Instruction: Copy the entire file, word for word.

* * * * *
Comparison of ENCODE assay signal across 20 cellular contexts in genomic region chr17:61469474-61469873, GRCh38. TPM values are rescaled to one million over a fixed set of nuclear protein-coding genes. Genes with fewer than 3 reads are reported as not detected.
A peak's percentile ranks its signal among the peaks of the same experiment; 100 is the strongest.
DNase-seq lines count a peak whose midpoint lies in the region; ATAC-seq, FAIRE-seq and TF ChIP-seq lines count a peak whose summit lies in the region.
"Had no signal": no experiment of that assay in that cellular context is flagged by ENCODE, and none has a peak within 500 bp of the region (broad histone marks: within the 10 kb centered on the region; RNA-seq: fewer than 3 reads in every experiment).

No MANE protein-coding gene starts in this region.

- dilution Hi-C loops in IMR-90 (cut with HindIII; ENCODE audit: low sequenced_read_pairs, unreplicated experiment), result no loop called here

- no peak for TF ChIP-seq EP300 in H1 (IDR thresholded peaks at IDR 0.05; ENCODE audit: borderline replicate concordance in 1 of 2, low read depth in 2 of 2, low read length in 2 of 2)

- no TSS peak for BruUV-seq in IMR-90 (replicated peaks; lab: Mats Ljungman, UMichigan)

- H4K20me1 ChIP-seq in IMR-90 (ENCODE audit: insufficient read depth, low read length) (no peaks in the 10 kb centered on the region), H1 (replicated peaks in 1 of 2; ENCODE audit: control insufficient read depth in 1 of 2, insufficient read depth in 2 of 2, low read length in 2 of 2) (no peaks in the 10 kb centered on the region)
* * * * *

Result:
Comparison of ENCODE assay signal across 20 cellular contexts in genomic region chr17:61469474-61469873, GRCh38. TPM values are rescaled to one million over a fixed set of nuclear protein-coding genes. Genes with fewer than 3 reads are reported as not detected.
A peak's percentile ranks its signal among the peaks of the same experiment; 100 is the strongest.
DNase-seq lines count a peak whose midpoint lies in the region; ATAC-seq, FAIRE-seq and TF ChIP-seq lines count a peak whose summit lies in the region.
"Had no signal": no experiment of that assay in that cellular context is flagged by ENCODE, and none has a peak within 500 bp of the region (broad histone marks: within the 10 kb centered on the region; RNA-seq: fewer than 3 reads in every experiment).

No MANE protein-coding gene starts in this region.

- dilution Hi-C loops in IMR-90 (cut with HindIII; ENCODE audit: low sequenced_read_pairs, unreplicated experiment), result no loop called here

- no peak for TF ChIP-seq EP300 in H1 (IDR thresholded peaks at IDR 0.05; ENCODE audit: borderline replicate concordance in 1 of 2, low read depth in 2 of 2, low read length in 2 of 2)

- no TSS peak for BruUV-seq in IMR-90 (replicated peaks; lab: Mats Ljungman, UMichigan)

- H4K20me1 ChIP-seq in IMR-90 (ENCODE audit: insufficient read depth, low read length) (no peaks in the 10 kb centered on the region), H1 (replicated peaks in 1 of 2; ENCODE audit: control insufficient read depth in 1 of 2, insufficient read depth in 2 of 2, low read length in 2 of 2) (no peaks in the 10 kb centered on the region)